Why do so many videos on YouTube have horribly unsynchronized video / audio?
April 17, 2007 3:49 PM   Subscribe

Why do so many videos on YouTube have horribly unsynchronized video / audio?

You know, like the old movie dubbing thing where someone's lips move and then three seconds later you hear what they said.
Someone told me vaguely that it was because the Flash Video player was horrible. Perhaps, but it isn't consistent at all, as some videos are on and others are way off.
I've never posted anything to YouTube. The videos that come from my camera always synch together correctly, and it doesn't require any action on my part.
posted by Bokononist to Computers & Internet (10 answers total) 1 user marked this as a favorite
It may have come from the original recording - keeping audio and video in sync is surprisingly difficult, particularly if you're using poorly written software to take the video off DVD, or to convert to a new file type. Issues with framerates is one cause of the problems - if the conversion involves moving from one framerate to another (say 30fps to 25fps), the conversion software may not correctly "stretch" the audio to reflect the difference.

Read this and you may be more enlightened.
posted by Jimbob at 4:06 PM on April 17, 2007

(Just to expand on this, on how video files work)...

Video files store two completely different types of data. Video, a series of images at, say, 12 or 25 or 29.9997 or 30 images per second. Audio, a series of samples, at 22500 or 44100 or 48000 samples per second. Then (particularly in the case of streaming video) these have to be "muxed" together, so you have a little section of audio data in the file, followed by a little section of the video data, followed by some more audio, followed by some more video.

Changing things - editing the video, cutting sections, adding sections, changing the framerate to suit different playback formats, combined with the fact that the framerate of the video and the samplerate of the audio probably don't divide into each other evenly, means that keeping all this stuff in sync is surprisingly difficult.
posted by Jimbob at 4:11 PM on April 17, 2007

I consistently experience audio/video lag, and the degree of lag is consistent as well—I think it's likely either (a) something in youtube's upload/transcode software or (b) something in client buffering/playback.

I'm favoring (b). I also suspect it's browser/platform dependent, but I haven't tested that yet.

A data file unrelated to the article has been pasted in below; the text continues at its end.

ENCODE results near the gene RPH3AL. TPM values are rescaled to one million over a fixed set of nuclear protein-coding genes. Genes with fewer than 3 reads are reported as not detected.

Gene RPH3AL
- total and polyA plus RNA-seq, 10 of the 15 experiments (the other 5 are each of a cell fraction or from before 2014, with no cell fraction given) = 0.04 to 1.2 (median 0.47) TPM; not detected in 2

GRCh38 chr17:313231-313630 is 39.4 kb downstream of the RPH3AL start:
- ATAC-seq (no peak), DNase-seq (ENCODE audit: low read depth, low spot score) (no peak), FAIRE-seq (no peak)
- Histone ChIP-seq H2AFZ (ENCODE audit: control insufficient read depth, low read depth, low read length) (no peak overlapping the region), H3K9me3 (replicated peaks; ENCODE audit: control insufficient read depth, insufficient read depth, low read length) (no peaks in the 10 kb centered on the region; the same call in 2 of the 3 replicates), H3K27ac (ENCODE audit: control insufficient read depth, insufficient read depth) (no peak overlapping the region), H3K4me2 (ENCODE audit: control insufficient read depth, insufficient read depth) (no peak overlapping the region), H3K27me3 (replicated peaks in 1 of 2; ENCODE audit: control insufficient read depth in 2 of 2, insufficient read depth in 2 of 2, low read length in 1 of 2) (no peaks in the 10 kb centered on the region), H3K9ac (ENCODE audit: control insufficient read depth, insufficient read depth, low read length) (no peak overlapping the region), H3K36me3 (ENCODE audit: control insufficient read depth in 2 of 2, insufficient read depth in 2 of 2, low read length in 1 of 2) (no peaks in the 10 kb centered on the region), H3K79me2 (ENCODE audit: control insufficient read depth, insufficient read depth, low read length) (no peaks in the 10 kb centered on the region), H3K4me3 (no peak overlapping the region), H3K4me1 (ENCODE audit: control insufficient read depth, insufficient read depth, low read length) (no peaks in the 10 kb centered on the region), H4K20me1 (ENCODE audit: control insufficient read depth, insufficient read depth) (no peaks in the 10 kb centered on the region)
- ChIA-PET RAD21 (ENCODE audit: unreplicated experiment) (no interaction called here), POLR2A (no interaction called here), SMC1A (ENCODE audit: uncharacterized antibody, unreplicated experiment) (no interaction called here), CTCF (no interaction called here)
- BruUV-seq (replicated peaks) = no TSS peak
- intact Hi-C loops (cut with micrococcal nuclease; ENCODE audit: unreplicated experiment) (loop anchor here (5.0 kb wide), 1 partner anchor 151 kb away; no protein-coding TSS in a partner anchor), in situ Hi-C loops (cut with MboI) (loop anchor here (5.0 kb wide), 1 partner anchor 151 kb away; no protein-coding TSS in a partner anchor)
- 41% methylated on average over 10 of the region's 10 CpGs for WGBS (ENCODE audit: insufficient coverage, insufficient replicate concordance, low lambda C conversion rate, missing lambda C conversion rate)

posted by cortex at 4:24 PM on April 17, 2007

It's almost certainly their encoding and not the original source file. I have heard rumors that they use some sort of open source encoding filters, but that is unsubstatiated.

Anyway, I have uploaded the same file to different video sites on multiple occasions and the YouTube version is often out of sync.

The difference is slight, but if you've done editing work before, you'll definitely notice the sync issues. (full disclosure: both of these are self-links and I work for iFilm):



posted by dhammond at 4:36 PM on April 17, 2007

Hey Kevin.

It would have been handy if you had linked to some videos that were out of sync.
posted by aubilenon at 5:19 PM on April 17, 2007

Flash 7 has terrible sync, at least on Linux. Flash 9 is so much better it's like night and day. Try upgrading your player.
posted by DU at 5:21 PM on April 17, 2007

It would have been handy if you had linked to some videos that were out of sync.

The youtube video seems horribly out of sync to me, while the ifilm video isn't.
posted by melvix at 6:00 PM on April 17, 2007

It would have been handy if you had linked to some videos that were out of sync.

Yeah. dhammond did it for me.

Here's another example that isn't as far off as some, but the subject makes it more obvious. Music and sports being the best at making any discrepancy obvious and/or annoying. Actually it seems like conversations and mouths have to be really bad to catch attention.
posted by Bokononist at 6:21 PM on April 17, 2007

I've had this problem occur with the codec. for example, I posted a 30sec video that was encoded with H.264 and after YT had converted it to Flash and uploaded it, it was out of sync by about a second.

I exported the same vdeo again (same framerate) but used Sorenson 3 and it was in sync.

Slightly more than you asked for, I know, but Ken Stone has written a good article on exporting from Final Cut to Youtube:

posted by rocco at 7:01 PM on April 17, 2007

Also check the version of your flash plugin, flash 7 (for linux at least) was nearly never able to get the audio in sync, flash 9 is a lot better.
posted by fvw at 9:09 PM on April 17, 2007

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